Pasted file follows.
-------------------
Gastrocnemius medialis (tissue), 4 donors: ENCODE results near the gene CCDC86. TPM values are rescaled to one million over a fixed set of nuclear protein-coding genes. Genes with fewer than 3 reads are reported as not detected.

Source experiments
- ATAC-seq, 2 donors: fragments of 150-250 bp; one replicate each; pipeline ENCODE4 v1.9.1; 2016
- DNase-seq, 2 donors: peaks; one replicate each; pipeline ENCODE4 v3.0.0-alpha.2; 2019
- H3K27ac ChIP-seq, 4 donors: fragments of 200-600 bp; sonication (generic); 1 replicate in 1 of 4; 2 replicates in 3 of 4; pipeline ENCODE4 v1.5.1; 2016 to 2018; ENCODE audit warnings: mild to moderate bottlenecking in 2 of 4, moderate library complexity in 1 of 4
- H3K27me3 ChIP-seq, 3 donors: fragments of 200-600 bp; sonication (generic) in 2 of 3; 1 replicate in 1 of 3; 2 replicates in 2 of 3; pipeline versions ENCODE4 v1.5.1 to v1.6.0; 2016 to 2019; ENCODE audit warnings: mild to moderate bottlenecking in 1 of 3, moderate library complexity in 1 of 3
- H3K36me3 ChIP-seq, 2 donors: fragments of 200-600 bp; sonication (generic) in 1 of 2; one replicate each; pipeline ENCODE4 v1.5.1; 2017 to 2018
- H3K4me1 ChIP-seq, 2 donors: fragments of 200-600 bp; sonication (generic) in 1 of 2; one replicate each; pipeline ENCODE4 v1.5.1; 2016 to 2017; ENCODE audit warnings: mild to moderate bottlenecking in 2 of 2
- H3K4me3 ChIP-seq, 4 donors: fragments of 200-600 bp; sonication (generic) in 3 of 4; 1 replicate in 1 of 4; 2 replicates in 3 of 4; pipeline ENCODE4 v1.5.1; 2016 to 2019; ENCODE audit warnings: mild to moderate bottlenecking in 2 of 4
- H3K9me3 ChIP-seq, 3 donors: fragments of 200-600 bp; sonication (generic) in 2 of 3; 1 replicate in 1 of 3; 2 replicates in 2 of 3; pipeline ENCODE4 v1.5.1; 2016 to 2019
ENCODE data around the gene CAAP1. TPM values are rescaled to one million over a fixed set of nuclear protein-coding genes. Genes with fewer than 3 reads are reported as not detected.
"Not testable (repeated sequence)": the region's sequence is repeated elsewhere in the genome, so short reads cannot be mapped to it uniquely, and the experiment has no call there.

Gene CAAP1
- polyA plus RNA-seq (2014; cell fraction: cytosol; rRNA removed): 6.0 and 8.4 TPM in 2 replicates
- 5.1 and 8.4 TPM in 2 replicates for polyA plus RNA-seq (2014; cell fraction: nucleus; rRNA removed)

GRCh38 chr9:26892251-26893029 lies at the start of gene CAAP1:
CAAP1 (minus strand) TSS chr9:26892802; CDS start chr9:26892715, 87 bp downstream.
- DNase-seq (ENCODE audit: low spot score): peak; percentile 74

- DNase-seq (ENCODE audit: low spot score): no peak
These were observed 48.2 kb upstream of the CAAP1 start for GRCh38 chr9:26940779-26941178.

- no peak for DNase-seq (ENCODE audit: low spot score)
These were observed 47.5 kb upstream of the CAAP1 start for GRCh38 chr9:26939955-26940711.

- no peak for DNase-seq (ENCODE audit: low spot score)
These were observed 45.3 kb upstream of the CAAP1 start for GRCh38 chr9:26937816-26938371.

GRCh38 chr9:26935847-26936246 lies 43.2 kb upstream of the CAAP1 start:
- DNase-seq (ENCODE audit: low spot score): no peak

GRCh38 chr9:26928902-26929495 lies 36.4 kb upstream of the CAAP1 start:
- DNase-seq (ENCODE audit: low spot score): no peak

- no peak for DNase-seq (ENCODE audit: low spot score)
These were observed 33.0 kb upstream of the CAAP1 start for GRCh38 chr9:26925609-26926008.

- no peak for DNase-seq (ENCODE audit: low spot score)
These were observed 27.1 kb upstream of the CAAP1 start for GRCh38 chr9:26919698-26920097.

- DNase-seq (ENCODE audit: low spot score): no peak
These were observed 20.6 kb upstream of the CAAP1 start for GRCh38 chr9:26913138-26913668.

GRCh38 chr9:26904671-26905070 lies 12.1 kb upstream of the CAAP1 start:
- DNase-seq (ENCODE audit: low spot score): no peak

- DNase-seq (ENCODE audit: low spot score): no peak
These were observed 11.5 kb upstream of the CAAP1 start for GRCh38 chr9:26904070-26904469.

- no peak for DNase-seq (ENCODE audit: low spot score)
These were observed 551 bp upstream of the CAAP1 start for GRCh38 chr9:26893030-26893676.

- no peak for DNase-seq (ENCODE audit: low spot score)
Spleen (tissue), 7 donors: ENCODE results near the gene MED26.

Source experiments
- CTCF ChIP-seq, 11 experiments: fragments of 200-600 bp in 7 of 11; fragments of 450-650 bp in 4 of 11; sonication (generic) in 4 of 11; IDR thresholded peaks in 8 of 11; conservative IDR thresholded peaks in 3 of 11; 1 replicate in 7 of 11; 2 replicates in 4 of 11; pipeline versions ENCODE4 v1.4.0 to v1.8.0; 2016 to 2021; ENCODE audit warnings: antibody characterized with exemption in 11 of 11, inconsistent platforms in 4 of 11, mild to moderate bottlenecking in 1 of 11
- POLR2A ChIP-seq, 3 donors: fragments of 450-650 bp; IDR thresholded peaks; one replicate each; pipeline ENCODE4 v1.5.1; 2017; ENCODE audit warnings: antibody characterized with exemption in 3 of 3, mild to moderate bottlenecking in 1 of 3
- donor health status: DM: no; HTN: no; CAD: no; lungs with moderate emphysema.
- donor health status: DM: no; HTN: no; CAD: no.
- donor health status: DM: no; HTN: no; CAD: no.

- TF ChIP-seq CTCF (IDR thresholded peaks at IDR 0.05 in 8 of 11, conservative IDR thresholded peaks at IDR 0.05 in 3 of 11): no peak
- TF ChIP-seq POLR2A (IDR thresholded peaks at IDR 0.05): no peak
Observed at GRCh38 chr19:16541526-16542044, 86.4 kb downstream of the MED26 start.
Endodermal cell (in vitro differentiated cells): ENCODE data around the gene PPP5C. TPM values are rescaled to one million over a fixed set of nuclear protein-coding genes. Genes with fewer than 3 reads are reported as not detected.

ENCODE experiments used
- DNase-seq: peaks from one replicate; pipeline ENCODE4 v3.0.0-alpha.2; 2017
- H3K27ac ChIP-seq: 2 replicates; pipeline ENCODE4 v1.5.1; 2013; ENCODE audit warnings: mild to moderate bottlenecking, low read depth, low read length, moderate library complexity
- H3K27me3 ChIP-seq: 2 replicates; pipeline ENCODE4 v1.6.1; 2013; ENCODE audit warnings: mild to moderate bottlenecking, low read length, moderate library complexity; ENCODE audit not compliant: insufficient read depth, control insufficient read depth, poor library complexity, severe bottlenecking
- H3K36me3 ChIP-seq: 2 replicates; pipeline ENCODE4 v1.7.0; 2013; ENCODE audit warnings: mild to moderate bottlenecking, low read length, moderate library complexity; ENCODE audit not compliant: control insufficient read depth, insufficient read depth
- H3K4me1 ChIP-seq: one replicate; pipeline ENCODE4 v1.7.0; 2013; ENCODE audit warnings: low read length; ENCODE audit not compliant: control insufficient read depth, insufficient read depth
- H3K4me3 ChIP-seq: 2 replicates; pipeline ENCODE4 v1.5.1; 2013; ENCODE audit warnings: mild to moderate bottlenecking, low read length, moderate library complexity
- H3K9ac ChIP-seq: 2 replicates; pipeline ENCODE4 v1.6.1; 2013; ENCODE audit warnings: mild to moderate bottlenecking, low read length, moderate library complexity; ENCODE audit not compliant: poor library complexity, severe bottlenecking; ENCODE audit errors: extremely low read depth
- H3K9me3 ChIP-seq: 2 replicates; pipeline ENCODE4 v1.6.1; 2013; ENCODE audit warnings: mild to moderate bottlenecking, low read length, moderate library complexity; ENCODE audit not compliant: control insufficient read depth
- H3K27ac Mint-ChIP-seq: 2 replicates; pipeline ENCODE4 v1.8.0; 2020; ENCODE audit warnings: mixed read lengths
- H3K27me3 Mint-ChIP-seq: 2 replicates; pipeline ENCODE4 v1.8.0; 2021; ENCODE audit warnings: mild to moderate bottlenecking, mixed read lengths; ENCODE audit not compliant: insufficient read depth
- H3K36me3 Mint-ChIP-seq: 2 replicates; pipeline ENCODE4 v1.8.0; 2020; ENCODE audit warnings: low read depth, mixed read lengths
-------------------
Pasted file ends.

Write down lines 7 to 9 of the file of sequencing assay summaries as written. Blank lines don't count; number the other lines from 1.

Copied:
- H3K36me3 ChIP-seq, 2 donors: fragments of 200-600 bp; sonication (generic) in 1 of 2; one replicate each; pipeline ENCODE4 v1.5.1; 2017 to 2018
- H3K4me1 ChIP-seq, 2 donors: fragments of 200-600 bp; sonication (generic) in 1 of 2; one replicate each; pipeline ENCODE4 v1.5.1; 2016 to 2017; ENCODE audit warnings: mild to moderate bottlenecking in 2 of 2
- H3K4me3 ChIP-seq, 4 donors: fragments of 200-600 bp; sonication (generic) in 3 of 4; 1 replicate in 1 of 4; 2 replicates in 3 of 4; pipeline ENCODE4 v1.5.1; 2016 to 2019; ENCODE audit warnings: mild to moderate bottlenecking in 2 of 4